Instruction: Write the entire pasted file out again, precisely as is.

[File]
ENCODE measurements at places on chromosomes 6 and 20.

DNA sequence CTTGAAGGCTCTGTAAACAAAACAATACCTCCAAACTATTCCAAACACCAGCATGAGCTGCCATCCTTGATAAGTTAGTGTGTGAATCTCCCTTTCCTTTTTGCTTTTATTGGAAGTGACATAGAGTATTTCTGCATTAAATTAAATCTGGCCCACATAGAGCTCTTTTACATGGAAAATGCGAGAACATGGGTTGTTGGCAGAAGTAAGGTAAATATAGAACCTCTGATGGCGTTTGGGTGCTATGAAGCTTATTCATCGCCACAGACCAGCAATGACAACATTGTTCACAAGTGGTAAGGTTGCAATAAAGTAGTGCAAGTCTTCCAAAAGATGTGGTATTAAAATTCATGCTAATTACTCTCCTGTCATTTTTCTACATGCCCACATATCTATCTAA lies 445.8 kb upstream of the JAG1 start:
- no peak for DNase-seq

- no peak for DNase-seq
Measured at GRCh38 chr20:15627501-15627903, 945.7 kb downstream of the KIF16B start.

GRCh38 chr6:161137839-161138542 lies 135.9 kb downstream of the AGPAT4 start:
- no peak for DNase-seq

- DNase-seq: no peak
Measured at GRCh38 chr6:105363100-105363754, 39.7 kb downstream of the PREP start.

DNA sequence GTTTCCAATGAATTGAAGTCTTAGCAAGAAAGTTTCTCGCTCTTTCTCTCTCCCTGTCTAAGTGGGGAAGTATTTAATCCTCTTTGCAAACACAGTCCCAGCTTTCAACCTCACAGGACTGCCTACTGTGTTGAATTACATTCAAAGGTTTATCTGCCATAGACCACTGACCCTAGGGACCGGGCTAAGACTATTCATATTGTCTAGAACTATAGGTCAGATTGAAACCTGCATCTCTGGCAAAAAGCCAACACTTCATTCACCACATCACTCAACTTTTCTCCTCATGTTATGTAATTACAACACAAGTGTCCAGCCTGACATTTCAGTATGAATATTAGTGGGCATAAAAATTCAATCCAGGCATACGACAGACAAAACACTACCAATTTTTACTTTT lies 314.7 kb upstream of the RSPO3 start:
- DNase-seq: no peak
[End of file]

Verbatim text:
ENCODE measurements at places on chromosomes 6 and 20.

DNA sequence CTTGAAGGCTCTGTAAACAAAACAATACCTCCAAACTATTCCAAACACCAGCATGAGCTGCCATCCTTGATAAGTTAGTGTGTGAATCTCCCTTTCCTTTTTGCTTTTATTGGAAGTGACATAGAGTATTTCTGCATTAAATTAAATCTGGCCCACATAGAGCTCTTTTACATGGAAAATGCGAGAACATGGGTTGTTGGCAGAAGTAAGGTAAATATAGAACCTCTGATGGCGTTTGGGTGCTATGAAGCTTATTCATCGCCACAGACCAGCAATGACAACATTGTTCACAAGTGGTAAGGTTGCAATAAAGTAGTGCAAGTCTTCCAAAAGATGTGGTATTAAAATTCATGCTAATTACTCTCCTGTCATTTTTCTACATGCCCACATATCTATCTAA lies 445.8 kb upstream of the JAG1 start:
- no peak for DNase-seq

- no peak for DNase-seq
Measured at GRCh38 chr20:15627501-15627903, 945.7 kb downstream of the KIF16B start.

GRCh38 chr6:161137839-161138542 lies 135.9 kb downstream of the AGPAT4 start:
- no peak for DNase-seq

- DNase-seq: no peak
Measured at GRCh38 chr6:105363100-105363754, 39.7 kb downstream of the PREP start.

DNA sequence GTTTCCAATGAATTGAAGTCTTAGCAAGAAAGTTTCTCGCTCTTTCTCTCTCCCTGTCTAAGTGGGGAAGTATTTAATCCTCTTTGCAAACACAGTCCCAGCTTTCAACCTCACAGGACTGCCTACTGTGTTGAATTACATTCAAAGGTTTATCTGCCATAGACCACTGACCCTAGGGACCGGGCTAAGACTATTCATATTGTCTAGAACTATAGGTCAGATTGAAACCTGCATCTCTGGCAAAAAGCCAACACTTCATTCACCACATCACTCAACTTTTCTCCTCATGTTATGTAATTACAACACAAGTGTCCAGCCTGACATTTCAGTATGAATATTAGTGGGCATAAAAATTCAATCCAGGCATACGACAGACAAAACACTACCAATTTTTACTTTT lies 314.7 kb upstream of the RSPO3 start:
- DNase-seq: no peak